New fission-track results from the northern Chiapas Massif area, SE Mexico: trying to reconstruct its complex thermo-tectonic history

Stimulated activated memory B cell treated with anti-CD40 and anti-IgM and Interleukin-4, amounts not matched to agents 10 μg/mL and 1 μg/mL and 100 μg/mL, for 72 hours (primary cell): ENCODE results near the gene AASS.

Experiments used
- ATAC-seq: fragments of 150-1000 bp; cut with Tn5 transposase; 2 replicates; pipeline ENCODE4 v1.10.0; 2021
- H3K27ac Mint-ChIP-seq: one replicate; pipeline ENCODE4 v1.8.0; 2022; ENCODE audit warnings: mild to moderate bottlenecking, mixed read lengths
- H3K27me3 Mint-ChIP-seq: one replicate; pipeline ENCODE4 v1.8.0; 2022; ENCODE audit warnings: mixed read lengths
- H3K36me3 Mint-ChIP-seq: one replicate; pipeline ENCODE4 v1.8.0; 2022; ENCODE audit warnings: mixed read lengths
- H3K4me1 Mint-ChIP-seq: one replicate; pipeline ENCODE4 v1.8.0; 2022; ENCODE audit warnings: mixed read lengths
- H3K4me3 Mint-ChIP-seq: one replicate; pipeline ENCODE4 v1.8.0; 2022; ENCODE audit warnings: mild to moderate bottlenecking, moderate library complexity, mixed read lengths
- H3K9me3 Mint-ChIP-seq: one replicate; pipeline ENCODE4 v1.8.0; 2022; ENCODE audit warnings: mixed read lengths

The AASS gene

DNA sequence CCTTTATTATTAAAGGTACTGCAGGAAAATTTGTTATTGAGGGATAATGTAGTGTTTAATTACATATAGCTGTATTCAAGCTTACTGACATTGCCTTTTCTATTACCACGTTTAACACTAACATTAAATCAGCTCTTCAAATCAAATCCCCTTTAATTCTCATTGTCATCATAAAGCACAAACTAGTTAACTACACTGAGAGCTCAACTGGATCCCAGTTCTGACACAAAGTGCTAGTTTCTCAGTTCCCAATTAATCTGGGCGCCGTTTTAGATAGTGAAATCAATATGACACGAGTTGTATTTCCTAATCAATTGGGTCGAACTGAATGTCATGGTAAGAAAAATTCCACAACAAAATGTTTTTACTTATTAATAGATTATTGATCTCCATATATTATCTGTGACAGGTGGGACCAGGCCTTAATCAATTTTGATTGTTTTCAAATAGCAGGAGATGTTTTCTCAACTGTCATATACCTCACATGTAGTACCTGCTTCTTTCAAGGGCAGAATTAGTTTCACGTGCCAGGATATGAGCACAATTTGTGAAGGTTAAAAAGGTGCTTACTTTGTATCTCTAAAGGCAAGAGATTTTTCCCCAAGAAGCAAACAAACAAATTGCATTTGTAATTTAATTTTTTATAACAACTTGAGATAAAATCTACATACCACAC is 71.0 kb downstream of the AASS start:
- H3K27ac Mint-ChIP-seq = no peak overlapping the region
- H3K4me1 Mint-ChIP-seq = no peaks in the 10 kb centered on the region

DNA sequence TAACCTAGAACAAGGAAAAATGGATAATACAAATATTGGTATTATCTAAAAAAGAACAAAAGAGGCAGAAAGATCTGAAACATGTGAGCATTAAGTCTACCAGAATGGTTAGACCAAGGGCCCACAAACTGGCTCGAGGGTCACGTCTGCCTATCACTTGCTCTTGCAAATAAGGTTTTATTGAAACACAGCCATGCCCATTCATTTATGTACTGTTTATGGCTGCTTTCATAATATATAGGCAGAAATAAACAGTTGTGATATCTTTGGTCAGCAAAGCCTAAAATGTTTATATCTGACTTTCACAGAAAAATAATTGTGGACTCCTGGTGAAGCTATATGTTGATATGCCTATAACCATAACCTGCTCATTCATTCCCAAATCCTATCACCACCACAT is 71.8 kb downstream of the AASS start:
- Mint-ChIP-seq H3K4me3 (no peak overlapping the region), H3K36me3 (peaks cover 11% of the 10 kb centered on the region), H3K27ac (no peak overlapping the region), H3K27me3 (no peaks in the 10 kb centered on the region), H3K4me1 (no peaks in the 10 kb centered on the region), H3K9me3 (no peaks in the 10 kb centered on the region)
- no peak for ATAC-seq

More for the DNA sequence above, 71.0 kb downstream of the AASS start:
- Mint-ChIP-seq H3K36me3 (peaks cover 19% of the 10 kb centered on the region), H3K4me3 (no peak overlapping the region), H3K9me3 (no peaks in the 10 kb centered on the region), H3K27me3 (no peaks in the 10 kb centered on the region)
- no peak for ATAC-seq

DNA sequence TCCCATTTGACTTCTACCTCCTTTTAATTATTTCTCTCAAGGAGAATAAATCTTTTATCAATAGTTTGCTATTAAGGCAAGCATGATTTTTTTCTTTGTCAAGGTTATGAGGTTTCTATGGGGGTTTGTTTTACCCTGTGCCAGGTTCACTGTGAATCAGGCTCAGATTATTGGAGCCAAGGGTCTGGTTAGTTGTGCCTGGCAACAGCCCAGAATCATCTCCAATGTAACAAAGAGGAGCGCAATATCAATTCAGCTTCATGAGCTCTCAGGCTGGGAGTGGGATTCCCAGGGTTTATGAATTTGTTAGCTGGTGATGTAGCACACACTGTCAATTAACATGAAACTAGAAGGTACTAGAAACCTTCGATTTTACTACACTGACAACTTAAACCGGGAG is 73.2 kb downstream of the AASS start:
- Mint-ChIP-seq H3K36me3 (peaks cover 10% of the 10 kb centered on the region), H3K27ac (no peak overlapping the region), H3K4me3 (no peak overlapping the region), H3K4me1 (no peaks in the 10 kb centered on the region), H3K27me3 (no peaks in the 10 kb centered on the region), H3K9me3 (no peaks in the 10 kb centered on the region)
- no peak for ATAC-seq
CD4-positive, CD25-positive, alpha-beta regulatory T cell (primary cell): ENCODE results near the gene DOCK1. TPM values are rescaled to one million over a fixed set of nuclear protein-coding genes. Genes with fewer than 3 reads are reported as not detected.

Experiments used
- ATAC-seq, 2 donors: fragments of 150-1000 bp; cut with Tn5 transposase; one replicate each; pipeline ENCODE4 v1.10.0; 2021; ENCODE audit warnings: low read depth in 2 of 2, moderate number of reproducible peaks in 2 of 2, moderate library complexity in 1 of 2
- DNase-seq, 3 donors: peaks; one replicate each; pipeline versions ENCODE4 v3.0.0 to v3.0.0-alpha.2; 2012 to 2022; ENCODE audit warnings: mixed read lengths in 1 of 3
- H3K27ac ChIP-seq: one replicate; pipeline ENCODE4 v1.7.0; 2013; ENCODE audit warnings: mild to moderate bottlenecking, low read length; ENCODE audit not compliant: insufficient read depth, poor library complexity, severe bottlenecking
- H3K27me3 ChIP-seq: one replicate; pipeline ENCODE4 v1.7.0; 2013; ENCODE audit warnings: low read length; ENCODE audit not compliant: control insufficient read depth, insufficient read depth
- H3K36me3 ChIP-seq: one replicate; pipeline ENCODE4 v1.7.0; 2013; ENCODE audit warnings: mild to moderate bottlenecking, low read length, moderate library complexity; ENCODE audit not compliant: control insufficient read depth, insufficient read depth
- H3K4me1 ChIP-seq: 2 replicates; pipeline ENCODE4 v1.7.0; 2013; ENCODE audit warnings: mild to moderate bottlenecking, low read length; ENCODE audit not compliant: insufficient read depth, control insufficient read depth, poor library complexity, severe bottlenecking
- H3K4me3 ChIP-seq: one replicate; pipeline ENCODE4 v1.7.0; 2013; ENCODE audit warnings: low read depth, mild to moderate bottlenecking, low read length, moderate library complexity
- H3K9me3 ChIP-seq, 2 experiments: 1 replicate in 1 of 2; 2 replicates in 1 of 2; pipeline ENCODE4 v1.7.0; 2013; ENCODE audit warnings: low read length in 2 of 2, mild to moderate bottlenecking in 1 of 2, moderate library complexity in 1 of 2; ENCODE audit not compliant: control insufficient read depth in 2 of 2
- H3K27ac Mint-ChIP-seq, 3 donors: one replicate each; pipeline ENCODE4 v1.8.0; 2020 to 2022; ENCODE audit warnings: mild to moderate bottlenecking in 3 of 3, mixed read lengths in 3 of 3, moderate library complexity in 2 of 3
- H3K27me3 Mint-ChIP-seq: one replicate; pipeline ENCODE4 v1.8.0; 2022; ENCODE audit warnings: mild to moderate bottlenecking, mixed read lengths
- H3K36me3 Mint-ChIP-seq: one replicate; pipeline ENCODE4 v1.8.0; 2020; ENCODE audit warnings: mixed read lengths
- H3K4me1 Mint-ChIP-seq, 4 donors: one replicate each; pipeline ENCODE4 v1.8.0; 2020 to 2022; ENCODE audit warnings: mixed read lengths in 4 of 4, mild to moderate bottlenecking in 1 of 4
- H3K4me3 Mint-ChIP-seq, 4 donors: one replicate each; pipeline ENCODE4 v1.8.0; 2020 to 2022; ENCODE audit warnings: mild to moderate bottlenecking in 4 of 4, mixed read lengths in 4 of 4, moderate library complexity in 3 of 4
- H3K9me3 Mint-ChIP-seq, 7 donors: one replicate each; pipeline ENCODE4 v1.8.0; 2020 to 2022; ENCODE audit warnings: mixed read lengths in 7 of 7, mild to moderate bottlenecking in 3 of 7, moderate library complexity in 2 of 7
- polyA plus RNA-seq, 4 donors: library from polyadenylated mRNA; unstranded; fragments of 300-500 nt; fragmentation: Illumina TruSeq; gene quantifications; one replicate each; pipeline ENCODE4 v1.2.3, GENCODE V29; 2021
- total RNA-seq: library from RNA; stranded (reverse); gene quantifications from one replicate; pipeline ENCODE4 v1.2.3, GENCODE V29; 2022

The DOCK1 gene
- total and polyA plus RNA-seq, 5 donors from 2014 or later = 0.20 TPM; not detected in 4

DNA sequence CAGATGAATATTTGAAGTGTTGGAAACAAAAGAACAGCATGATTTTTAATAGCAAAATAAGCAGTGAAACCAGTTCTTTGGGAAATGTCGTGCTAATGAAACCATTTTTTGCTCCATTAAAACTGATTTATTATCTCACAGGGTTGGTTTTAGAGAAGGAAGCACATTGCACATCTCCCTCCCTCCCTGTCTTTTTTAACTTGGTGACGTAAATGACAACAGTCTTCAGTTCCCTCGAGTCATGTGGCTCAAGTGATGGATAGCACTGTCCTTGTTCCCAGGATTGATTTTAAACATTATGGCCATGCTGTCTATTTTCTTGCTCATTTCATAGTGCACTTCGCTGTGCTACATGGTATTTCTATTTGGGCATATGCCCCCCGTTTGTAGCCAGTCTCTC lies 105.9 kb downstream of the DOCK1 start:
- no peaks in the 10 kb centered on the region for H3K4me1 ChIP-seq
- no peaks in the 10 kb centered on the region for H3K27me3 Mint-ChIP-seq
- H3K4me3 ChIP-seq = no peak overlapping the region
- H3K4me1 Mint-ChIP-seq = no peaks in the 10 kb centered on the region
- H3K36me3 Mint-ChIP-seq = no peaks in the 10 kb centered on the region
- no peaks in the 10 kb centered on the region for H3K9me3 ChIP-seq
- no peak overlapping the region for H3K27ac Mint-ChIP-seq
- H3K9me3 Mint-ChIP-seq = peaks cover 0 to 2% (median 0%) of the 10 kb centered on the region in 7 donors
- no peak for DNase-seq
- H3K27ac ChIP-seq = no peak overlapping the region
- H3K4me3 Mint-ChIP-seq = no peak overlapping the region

The Chiapas Massif Complex, which represents the crystalline basement of the southern Maya block within the North American plate, records numerous thermo-tectonic and magmatic events that occurred in southern Mexico at least since the late Mesoproterozoic. The present study was performed across the northern Chiapas Massif region to reconstruct its complex thermo-tectonic history from Mesozoic to present times. Basement samples and sandstones of the San Ricardo Formation derived from the Chiapas Massif Complex source area were analyzed by in situ apatite fission-track dating. The new fission-track results obtained in this study, together with previously published data, indicate that the Chiapas Massif Complex, or rather the whole Maya terrane, have experienced a complex long-term geodynamic evolution with at least five post-Permian tectonic and magmatic events: (1) a Late Triassic cooling event, likely related to the initial breakup of Pangea; (2) Early Jurassic volcanism that can be linked to the Nazas volcanic arc; (3) a Middle Jurassic tectonic event that was triggered by continental rifting at the beginning of the opening of the Gulf of Mexico; (4) a Late Cretaceous to Paleocene orogeny that may actually represent the southernmost continuation of the Laramide sensu lato which affected central and northern Mexico; and (5) the middle–late Miocene Chiapanecan event that is tectonically controlled by the interaction of the North American, Caribbean, and Cocos plates. This interpretation could be useful towards a better understanding of the geological history of southern North America. Some recommendations on sampling and analytical strategies are also given for consideration in further thermochronological studies in Chiapas.
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